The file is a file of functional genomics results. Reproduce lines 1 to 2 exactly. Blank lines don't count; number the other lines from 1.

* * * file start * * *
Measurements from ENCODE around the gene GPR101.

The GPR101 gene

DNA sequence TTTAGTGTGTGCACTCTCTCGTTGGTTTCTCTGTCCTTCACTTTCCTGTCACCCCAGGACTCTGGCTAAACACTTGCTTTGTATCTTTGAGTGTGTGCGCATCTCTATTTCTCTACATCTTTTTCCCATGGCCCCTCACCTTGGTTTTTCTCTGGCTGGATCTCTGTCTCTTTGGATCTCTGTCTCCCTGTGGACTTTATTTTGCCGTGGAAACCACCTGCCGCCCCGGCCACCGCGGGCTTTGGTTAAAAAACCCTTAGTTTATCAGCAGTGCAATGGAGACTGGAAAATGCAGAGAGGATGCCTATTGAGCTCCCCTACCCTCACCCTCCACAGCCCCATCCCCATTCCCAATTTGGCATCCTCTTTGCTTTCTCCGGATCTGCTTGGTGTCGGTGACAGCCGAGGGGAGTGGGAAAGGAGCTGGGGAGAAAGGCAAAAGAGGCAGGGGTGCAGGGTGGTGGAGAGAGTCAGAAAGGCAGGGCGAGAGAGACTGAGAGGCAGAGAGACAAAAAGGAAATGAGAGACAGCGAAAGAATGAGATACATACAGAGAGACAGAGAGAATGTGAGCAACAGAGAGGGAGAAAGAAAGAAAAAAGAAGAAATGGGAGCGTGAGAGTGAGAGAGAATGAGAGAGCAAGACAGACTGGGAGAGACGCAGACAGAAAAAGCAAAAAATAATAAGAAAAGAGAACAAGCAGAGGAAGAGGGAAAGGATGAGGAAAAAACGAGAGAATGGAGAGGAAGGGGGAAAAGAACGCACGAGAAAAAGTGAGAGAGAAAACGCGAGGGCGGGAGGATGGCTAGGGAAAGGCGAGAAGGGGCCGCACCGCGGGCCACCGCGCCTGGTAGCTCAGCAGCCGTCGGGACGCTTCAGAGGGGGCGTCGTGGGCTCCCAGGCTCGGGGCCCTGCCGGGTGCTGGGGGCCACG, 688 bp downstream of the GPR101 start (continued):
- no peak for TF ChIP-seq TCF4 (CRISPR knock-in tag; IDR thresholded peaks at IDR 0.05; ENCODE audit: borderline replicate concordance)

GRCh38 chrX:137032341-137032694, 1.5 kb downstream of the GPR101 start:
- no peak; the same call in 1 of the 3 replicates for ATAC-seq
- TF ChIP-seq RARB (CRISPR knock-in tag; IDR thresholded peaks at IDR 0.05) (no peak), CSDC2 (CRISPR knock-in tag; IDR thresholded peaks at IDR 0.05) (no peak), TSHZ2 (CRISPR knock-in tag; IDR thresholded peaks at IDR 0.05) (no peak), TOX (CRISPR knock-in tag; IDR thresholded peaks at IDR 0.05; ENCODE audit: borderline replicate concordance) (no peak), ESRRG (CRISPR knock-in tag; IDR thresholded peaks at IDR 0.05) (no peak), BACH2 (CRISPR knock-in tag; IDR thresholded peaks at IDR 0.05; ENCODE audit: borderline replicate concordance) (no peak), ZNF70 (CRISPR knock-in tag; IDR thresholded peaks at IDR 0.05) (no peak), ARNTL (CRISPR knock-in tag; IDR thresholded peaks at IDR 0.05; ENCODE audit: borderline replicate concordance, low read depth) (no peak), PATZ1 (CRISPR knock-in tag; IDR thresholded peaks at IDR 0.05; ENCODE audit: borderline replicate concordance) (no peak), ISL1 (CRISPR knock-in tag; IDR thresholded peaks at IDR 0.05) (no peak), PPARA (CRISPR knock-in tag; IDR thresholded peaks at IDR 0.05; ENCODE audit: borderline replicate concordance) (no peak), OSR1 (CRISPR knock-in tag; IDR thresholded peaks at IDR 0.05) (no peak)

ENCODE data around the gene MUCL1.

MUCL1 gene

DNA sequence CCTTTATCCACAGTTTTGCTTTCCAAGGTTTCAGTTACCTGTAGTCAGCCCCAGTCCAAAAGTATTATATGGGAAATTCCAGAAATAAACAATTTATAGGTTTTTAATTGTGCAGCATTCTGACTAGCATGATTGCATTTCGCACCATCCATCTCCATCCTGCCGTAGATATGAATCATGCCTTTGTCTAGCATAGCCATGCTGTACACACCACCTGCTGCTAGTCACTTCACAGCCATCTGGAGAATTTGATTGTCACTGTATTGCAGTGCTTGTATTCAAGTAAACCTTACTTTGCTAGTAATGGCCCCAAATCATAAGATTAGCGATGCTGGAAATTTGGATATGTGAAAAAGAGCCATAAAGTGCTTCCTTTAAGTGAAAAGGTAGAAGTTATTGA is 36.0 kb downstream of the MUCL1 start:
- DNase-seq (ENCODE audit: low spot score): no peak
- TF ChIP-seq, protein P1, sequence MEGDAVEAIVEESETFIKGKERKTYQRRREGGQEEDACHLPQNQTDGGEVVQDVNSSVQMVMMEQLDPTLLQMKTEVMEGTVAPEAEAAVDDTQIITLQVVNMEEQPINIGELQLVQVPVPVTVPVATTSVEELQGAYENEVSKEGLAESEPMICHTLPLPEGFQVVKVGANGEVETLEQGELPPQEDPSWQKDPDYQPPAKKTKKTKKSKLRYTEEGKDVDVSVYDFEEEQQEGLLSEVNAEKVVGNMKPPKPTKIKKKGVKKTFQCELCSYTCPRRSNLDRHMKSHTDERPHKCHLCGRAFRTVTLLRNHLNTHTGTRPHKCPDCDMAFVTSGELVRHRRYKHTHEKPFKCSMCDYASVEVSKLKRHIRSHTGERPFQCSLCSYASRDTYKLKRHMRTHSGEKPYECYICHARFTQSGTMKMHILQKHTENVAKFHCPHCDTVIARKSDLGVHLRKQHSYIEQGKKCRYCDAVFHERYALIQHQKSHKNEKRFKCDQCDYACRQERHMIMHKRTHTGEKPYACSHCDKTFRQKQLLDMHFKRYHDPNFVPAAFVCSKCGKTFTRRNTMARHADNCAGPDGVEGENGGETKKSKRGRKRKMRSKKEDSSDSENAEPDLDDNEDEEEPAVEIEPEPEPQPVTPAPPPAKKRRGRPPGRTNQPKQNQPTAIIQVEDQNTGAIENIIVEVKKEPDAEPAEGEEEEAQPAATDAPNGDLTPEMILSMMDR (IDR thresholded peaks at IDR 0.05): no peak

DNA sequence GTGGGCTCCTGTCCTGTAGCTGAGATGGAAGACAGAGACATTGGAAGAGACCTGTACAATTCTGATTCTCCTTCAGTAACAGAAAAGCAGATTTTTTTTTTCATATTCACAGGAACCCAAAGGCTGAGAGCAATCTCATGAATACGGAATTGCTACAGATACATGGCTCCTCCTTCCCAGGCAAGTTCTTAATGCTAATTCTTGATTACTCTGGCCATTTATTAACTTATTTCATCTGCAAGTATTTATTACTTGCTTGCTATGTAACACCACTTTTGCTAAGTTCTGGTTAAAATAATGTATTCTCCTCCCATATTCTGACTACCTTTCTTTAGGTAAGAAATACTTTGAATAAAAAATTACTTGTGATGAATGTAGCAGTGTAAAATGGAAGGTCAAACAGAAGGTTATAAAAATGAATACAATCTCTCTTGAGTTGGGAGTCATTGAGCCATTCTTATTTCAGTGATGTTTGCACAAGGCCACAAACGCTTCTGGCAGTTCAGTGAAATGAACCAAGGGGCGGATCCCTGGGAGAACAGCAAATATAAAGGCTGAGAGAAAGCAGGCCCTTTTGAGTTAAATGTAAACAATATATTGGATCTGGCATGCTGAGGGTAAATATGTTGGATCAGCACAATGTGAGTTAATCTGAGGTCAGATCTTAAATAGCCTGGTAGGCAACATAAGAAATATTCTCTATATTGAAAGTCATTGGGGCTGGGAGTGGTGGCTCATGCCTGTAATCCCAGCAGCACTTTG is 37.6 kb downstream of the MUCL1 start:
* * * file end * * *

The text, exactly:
Measurements from ENCODE around the gene GPR101.

The GPR101 gene